The Vendée Globe world sailing route
The Vendée Globe route takes its skippers around the world passing through some of the most formidable places on the planet.
They will face anticyclones and strong depressions, which will challenge their skills and daring to the limit. The Vendée Globe is not nicknamed "Everest of the Seas" for nothing.
A journey around the world
The Vendée Globe route covers a distance of 21,638 miles or 40,075 kilometres. Skippers engaged in the race must go around the world through three capes: Good Hope, Leeuwin and Horn, all without stopping and without assistance.
It starts in Les Sables d'Olonne in the autumn, the skippers must descend the Atlantic to reach the Indian Ocean. From here they then head across the Pacific Ocean and return up to the Atlantic.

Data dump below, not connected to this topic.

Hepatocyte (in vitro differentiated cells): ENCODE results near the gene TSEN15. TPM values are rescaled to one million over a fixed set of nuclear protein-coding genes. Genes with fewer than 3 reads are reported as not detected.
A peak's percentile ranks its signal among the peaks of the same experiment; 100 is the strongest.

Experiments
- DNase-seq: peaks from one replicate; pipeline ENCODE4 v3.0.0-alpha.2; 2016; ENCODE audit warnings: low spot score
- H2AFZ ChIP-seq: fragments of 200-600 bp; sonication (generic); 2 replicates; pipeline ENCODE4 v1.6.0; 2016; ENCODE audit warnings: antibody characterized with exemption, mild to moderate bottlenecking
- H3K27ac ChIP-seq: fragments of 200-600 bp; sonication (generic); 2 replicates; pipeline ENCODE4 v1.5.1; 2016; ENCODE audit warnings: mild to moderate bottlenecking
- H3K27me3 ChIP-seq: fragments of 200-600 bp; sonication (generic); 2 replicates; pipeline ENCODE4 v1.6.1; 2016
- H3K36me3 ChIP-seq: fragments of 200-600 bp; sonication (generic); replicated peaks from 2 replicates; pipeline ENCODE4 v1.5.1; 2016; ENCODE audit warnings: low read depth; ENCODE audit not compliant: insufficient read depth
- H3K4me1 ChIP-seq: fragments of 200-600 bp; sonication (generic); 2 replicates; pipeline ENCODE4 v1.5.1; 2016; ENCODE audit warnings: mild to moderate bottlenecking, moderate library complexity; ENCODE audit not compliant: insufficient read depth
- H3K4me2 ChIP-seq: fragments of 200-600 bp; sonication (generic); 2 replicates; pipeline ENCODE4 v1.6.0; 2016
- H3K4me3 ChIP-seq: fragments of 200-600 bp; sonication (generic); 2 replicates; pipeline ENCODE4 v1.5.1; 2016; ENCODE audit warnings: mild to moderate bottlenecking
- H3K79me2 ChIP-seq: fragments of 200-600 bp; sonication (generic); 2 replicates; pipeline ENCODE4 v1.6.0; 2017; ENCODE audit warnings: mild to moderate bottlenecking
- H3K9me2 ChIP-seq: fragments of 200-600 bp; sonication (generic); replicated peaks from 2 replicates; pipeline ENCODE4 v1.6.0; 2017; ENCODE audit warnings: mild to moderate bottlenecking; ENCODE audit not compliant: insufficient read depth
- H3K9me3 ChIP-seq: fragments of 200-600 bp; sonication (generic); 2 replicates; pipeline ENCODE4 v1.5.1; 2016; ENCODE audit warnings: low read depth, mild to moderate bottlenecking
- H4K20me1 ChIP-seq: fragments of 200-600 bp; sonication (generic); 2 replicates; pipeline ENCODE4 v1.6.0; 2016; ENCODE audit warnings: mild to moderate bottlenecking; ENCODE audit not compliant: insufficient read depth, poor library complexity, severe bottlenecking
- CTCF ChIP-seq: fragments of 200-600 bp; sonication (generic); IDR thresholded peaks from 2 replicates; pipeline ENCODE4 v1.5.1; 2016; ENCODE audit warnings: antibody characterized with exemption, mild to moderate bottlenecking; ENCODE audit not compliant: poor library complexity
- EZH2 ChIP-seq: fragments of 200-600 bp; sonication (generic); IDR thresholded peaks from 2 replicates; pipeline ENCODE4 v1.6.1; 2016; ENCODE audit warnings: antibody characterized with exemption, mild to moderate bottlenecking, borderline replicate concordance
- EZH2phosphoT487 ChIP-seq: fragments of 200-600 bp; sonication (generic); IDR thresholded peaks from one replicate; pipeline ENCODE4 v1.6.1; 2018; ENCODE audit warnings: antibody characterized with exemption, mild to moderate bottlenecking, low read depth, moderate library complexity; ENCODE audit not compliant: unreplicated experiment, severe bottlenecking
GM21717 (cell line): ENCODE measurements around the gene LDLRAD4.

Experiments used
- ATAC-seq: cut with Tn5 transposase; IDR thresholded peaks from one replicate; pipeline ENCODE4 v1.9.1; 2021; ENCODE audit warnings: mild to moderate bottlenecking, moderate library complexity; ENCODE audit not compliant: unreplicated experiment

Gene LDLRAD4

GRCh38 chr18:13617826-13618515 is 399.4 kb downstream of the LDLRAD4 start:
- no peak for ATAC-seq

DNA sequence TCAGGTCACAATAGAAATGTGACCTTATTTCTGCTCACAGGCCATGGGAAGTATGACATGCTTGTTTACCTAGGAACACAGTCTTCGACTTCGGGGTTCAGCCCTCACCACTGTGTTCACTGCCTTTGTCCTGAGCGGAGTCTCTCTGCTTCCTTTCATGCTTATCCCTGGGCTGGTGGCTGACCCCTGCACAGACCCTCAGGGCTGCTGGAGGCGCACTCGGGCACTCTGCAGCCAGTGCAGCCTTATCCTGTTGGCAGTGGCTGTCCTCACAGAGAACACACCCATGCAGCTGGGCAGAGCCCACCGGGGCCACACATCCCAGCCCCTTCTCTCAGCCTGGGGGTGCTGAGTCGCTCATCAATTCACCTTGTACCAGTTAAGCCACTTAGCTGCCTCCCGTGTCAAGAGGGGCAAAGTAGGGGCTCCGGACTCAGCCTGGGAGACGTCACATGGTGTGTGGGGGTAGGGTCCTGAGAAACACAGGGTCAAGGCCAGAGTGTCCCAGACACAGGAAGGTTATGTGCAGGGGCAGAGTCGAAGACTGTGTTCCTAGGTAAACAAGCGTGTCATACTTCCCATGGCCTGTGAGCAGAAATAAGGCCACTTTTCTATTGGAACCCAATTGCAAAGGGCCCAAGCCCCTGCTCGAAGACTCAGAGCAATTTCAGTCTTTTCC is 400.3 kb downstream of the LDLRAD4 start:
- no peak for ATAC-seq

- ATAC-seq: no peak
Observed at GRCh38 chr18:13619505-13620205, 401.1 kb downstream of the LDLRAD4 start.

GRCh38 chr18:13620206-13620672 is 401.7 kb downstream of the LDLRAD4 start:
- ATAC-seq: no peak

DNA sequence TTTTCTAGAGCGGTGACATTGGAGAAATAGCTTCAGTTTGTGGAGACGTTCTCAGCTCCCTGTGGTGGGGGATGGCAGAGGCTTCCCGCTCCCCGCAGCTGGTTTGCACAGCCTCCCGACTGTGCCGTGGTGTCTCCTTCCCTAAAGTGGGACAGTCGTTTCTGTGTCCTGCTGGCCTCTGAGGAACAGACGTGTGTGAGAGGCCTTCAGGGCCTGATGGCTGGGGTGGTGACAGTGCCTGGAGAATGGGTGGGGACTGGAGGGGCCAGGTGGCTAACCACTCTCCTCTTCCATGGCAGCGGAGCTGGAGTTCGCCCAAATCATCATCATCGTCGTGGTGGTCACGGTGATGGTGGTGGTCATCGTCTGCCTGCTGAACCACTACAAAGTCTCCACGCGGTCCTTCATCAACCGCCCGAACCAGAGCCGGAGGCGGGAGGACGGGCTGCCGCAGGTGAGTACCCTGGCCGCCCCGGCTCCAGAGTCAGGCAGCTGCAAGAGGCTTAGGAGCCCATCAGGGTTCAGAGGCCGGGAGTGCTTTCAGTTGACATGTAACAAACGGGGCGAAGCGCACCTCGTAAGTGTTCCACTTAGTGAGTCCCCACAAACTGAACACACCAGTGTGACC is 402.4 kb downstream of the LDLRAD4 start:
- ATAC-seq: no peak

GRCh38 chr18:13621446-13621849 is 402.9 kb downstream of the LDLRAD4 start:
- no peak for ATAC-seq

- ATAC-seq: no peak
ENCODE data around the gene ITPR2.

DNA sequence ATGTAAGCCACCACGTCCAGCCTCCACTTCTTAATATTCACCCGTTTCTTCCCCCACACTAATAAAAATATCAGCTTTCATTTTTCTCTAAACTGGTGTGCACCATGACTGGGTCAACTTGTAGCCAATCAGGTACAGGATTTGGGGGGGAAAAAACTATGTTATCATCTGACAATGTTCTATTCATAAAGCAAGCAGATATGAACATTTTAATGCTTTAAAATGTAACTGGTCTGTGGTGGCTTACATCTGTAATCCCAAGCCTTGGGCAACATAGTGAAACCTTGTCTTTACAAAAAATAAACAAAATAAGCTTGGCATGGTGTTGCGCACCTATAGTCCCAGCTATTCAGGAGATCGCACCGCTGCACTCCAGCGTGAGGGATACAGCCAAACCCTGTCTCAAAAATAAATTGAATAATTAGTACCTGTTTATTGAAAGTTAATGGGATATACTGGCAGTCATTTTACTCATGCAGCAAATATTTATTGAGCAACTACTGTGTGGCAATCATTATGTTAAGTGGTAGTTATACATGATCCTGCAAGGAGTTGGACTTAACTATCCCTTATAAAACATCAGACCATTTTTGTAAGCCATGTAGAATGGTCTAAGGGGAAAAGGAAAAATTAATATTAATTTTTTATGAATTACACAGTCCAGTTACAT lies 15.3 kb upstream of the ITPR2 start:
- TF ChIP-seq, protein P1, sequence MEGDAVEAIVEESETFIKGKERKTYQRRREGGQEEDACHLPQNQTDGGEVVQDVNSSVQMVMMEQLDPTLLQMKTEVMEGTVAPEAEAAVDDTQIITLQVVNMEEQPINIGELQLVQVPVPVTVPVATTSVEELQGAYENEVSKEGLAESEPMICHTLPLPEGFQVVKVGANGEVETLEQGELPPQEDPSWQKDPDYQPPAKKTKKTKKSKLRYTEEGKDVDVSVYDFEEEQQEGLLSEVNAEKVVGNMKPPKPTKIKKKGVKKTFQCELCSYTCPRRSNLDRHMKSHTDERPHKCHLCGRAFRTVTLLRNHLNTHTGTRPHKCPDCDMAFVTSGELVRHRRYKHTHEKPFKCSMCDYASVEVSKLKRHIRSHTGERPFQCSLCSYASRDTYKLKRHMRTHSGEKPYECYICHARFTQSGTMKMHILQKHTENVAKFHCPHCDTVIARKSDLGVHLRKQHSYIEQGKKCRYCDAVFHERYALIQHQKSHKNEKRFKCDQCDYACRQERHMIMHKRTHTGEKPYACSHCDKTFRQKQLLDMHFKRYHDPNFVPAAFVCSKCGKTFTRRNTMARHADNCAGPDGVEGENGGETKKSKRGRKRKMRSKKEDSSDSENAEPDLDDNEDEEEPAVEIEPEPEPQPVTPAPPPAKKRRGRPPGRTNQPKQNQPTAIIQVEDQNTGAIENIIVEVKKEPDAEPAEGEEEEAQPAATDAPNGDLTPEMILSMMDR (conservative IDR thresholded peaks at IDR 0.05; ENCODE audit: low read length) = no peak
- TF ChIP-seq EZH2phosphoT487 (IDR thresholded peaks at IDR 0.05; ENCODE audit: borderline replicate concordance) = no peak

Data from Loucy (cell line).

The Key milestones of the Vendée Globe yacht race
The Vendée Globe is a high-risk event. Indeed, the race does not lack danger zones with anticyclones and depressions both feared by the skippers.
The doldrums on the Vendée Globe Route: this is an area of extremely variable weather conditions. This strip is located between 8 ° and 3 ° North, on the African side of the Atlantic and around the equator on the Brazilian side. It is characterised by the variations of calm and violent squalls, its cloud cover and high humidity.
The Cape Horn Passage: this marks the exit from the South Pacific and the ascent of the Atlantic Ocean towards Les Sables d'Olonne. Skippers must face the Saint Helena anticyclone bypassing it but, also avoiding the heavy stormy depressions coming from Brazil.
The Azores anticyclone: this is the final stretch for the skippers. They are now facing the Azores anticyclone in their ascent of the North Atlantic. The large Atlantic depressions can be more devastating than their southern counterparts.